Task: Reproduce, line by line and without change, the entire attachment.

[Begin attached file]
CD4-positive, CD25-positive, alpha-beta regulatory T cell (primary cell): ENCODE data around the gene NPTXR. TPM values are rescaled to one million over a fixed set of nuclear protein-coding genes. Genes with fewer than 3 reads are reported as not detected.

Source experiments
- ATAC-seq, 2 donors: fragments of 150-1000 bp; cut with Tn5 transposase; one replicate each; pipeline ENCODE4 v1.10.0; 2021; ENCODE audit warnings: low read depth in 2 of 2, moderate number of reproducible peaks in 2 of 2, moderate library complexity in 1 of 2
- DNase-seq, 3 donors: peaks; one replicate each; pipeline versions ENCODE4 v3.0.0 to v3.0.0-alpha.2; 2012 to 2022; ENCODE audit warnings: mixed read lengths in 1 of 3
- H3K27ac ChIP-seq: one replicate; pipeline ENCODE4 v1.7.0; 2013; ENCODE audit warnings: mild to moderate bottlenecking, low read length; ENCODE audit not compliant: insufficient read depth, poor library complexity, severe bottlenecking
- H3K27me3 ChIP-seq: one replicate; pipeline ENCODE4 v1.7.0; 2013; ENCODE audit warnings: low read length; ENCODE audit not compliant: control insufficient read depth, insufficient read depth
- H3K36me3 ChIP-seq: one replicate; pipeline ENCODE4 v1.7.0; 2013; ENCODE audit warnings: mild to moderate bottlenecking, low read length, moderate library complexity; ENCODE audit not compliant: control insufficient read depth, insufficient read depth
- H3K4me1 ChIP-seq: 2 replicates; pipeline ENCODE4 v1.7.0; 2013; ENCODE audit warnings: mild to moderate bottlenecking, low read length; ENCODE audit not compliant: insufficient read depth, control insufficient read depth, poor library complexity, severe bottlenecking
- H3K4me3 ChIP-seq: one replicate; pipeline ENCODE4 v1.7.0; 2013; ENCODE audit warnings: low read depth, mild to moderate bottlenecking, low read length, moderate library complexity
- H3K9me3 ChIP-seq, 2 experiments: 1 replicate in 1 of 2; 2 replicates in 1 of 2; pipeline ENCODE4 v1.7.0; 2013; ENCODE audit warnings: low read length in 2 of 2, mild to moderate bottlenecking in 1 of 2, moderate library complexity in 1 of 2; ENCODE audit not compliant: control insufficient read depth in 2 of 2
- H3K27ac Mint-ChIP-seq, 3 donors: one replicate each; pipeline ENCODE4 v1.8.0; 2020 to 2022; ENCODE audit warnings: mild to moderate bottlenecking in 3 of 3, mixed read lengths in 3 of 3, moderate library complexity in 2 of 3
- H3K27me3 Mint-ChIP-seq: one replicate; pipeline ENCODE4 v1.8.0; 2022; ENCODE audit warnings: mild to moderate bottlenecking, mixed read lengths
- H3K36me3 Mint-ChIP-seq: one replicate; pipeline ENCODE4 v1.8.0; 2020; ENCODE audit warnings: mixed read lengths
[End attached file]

CD4-positive, CD25-positive, alpha-beta regulatory T cell (primary cell): ENCODE data around the gene NPTXR. TPM values are rescaled to one million over a fixed set of nuclear protein-coding genes. Genes with fewer than 3 reads are reported as not detected.

Source experiments
- ATAC-seq, 2 donors: fragments of 150-1000 bp; cut with Tn5 transposase; one replicate each; pipeline ENCODE4 v1.10.0; 2021; ENCODE audit warnings: low read depth in 2 of 2, moderate number of reproducible peaks in 2 of 2, moderate library complexity in 1 of 2
- DNase-seq, 3 donors: peaks; one replicate each; pipeline versions ENCODE4 v3.0.0 to v3.0.0-alpha.2; 2012 to 2022; ENCODE audit warnings: mixed read lengths in 1 of 3
- H3K27ac ChIP-seq: one replicate; pipeline ENCODE4 v1.7.0; 2013; ENCODE audit warnings: mild to moderate bottlenecking, low read length; ENCODE audit not compliant: insufficient read depth, poor library complexity, severe bottlenecking
- H3K27me3 ChIP-seq: one replicate; pipeline ENCODE4 v1.7.0; 2013; ENCODE audit warnings: low read length; ENCODE audit not compliant: control insufficient read depth, insufficient read depth
- H3K36me3 ChIP-seq: one replicate; pipeline ENCODE4 v1.7.0; 2013; ENCODE audit warnings: mild to moderate bottlenecking, low read length, moderate library complexity; ENCODE audit not compliant: control insufficient read depth, insufficient read depth
- H3K4me1 ChIP-seq: 2 replicates; pipeline ENCODE4 v1.7.0; 2013; ENCODE audit warnings: mild to moderate bottlenecking, low read length; ENCODE audit not compliant: insufficient read depth, control insufficient read depth, poor library complexity, severe bottlenecking
- H3K4me3 ChIP-seq: one replicate; pipeline ENCODE4 v1.7.0; 2013; ENCODE audit warnings: low read depth, mild to moderate bottlenecking, low read length, moderate library complexity
- H3K9me3 ChIP-seq, 2 experiments: 1 replicate in 1 of 2; 2 replicates in 1 of 2; pipeline ENCODE4 v1.7.0; 2013; ENCODE audit warnings: low read length in 2 of 2, mild to moderate bottlenecking in 1 of 2, moderate library complexity in 1 of 2; ENCODE audit not compliant: control insufficient read depth in 2 of 2
- H3K27ac Mint-ChIP-seq, 3 donors: one replicate each; pipeline ENCODE4 v1.8.0; 2020 to 2022; ENCODE audit warnings: mild to moderate bottlenecking in 3 of 3, mixed read lengths in 3 of 3, moderate library complexity in 2 of 3
- H3K27me3 Mint-ChIP-seq: one replicate; pipeline ENCODE4 v1.8.0; 2022; ENCODE audit warnings: mild to moderate bottlenecking, mixed read lengths
- H3K36me3 Mint-ChIP-seq: one replicate; pipeline ENCODE4 v1.8.0; 2020; ENCODE audit warnings: mixed read lengths